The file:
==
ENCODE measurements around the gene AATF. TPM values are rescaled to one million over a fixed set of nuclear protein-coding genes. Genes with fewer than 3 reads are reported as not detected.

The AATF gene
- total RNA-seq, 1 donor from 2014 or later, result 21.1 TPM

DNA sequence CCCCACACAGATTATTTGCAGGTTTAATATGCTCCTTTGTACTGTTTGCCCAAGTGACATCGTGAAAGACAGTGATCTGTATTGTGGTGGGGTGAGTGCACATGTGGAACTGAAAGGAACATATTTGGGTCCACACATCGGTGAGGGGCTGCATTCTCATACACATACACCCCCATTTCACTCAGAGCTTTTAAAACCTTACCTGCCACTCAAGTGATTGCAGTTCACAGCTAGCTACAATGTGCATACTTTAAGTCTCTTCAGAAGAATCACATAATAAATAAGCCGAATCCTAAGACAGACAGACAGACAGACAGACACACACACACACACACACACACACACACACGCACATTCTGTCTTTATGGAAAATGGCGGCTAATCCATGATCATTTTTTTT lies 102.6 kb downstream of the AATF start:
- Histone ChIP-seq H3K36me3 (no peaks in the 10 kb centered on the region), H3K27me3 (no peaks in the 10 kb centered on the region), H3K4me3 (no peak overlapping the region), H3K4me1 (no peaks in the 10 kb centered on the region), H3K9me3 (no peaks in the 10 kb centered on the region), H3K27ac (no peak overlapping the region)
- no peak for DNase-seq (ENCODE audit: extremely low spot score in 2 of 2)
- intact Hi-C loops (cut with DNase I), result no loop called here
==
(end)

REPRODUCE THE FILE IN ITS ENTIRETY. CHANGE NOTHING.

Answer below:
ENCODE measurements around the gene AATF. TPM values are rescaled to one million over a fixed set of nuclear protein-coding genes. Genes with fewer than 3 reads are reported as not detected.

The AATF gene
- total RNA-seq, 1 donor from 2014 or later, result 21.1 TPM

DNA sequence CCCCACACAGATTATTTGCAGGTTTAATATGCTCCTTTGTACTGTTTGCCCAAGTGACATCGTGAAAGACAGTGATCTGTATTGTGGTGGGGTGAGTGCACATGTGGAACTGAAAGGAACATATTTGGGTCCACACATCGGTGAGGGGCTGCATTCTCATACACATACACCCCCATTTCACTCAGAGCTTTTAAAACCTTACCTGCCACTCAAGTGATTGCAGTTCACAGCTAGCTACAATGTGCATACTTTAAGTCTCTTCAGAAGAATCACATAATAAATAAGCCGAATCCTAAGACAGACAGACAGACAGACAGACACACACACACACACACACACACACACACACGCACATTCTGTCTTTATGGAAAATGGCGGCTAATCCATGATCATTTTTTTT lies 102.6 kb downstream of the AATF start:
- Histone ChIP-seq H3K36me3 (no peaks in the 10 kb centered on the region), H3K27me3 (no peaks in the 10 kb centered on the region), H3K4me3 (no peak overlapping the region), H3K4me1 (no peaks in the 10 kb centered on the region), H3K9me3 (no peaks in the 10 kb centered on the region), H3K27ac (no peak overlapping the region)
- no peak for DNase-seq (ENCODE audit: extremely low spot score in 2 of 2)
- intact Hi-C loops (cut with DNase I), result no loop called here